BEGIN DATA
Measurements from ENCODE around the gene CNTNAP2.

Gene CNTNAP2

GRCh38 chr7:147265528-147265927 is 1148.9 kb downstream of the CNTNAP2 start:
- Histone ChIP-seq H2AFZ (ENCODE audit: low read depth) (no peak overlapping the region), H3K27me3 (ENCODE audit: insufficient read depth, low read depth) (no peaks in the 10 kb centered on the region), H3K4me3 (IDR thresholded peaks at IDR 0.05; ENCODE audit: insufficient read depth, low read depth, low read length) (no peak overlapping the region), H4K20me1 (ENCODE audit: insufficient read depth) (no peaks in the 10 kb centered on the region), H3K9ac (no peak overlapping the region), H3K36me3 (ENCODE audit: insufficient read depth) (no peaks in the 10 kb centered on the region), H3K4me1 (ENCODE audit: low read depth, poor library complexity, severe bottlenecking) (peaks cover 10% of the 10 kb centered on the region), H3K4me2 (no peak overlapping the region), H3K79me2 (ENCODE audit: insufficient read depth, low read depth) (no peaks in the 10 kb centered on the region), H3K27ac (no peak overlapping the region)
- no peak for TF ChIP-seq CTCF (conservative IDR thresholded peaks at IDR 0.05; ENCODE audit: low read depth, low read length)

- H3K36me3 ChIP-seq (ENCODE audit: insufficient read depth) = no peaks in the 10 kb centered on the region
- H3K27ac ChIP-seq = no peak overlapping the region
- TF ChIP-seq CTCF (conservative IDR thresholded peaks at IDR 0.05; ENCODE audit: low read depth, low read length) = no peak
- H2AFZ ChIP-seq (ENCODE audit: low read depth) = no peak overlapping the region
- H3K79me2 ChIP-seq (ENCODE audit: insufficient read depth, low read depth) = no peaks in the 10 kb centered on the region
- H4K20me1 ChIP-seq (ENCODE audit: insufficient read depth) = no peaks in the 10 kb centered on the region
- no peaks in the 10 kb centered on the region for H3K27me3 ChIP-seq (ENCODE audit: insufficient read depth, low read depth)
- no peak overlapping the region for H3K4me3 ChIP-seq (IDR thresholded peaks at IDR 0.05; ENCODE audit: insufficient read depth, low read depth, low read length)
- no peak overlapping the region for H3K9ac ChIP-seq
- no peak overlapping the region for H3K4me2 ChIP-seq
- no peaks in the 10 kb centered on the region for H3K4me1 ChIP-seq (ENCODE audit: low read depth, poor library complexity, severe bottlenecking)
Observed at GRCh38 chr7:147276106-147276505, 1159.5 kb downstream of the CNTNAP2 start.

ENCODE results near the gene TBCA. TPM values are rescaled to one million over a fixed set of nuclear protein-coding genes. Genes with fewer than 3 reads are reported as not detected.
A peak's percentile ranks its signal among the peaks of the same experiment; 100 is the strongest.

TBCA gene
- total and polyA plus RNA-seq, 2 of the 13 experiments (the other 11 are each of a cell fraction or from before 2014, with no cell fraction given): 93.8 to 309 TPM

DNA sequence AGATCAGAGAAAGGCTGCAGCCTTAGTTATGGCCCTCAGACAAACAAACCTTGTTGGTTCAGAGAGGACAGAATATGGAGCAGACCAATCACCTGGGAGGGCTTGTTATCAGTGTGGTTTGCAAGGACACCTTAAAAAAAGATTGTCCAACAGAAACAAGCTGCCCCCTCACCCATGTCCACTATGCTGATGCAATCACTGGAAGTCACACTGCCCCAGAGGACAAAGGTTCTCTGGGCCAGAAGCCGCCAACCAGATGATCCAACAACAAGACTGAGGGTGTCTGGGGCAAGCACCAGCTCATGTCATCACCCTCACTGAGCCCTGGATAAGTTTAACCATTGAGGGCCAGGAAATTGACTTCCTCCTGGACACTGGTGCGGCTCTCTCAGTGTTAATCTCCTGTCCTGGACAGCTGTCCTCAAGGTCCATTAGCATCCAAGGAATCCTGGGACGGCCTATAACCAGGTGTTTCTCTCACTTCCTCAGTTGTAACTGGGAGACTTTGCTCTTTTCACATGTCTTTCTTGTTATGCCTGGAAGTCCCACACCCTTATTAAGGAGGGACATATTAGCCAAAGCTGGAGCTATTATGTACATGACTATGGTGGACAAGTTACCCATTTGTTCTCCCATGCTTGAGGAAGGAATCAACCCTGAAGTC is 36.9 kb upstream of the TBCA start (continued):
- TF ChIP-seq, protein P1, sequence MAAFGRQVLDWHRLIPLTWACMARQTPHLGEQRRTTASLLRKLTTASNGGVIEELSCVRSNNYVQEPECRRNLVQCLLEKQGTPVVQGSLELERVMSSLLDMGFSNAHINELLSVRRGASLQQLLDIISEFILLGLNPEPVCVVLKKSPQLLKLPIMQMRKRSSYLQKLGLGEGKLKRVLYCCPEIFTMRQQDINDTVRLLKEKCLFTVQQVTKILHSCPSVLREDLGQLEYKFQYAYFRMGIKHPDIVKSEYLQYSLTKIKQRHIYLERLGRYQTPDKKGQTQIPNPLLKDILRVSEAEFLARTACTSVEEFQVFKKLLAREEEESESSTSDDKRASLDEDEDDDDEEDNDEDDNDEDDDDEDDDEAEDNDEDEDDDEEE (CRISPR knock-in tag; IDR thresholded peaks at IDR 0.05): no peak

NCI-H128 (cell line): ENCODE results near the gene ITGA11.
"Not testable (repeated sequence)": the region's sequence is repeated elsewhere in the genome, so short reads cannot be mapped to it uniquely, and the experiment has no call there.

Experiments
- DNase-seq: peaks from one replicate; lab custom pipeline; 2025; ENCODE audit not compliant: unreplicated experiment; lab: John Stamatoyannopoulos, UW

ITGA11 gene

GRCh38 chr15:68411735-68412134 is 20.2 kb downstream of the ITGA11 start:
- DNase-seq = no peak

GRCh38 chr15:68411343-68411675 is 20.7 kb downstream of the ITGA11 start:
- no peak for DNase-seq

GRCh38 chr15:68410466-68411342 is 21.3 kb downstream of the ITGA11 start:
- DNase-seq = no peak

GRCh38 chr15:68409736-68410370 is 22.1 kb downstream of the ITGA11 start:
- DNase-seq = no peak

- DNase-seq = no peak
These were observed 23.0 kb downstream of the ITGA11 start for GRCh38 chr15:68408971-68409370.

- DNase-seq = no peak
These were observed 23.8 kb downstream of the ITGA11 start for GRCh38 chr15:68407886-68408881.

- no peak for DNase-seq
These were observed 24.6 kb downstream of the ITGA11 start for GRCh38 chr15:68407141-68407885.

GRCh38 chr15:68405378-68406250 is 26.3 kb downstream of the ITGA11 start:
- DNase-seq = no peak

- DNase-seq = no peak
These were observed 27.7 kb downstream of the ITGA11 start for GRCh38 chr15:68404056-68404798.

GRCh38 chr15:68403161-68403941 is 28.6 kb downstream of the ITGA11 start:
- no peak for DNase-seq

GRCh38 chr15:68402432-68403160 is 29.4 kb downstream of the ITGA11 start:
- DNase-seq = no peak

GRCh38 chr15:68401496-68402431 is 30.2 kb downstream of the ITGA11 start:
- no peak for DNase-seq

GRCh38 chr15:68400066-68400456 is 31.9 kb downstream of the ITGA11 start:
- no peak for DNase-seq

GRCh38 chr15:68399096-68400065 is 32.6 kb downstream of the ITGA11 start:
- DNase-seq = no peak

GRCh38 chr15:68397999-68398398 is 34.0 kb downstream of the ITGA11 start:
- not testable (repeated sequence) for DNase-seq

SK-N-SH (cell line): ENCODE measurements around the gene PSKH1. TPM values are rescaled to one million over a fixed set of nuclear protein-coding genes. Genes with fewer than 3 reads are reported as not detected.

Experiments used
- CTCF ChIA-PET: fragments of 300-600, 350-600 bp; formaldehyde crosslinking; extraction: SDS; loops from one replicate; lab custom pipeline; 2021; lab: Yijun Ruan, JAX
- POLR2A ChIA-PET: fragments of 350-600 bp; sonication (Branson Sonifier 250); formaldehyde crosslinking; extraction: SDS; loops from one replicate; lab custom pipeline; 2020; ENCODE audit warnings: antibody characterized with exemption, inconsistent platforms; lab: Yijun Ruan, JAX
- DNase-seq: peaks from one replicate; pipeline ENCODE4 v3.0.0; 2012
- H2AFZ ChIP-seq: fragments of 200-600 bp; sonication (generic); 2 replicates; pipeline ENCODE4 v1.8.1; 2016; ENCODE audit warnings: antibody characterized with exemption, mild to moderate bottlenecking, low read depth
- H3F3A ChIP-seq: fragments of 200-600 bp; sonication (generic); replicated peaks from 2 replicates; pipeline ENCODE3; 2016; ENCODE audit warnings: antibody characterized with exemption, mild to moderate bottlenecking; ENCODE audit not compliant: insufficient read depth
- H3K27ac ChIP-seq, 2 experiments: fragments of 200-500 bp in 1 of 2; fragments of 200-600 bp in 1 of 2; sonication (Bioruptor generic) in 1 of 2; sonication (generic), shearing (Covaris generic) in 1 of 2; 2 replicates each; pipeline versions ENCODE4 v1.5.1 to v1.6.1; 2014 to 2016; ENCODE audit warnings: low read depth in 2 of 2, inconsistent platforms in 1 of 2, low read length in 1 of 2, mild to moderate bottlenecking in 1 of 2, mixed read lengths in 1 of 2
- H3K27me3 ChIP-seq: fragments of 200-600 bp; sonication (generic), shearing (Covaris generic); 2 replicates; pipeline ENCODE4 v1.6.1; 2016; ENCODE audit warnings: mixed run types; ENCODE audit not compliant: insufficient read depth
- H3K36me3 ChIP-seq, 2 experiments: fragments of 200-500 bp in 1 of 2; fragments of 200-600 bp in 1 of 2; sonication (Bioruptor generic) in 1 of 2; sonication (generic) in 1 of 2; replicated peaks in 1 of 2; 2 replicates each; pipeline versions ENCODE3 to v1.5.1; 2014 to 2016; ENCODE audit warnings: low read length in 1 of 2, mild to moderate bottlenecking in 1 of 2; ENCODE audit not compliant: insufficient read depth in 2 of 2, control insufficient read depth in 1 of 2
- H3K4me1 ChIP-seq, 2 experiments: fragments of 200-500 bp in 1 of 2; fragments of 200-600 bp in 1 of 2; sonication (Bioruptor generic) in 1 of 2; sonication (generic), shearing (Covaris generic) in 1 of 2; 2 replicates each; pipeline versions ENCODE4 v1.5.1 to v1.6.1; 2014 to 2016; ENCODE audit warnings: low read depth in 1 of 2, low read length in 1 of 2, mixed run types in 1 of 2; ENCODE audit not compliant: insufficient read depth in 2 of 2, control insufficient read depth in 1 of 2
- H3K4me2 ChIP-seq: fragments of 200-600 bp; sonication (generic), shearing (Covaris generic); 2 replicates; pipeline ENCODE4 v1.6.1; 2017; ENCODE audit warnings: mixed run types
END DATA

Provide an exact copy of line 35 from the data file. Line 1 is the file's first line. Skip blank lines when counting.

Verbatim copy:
GRCh38 chr15:68409736-68410370 is 22.1 kb downstream of the ITGA11 start: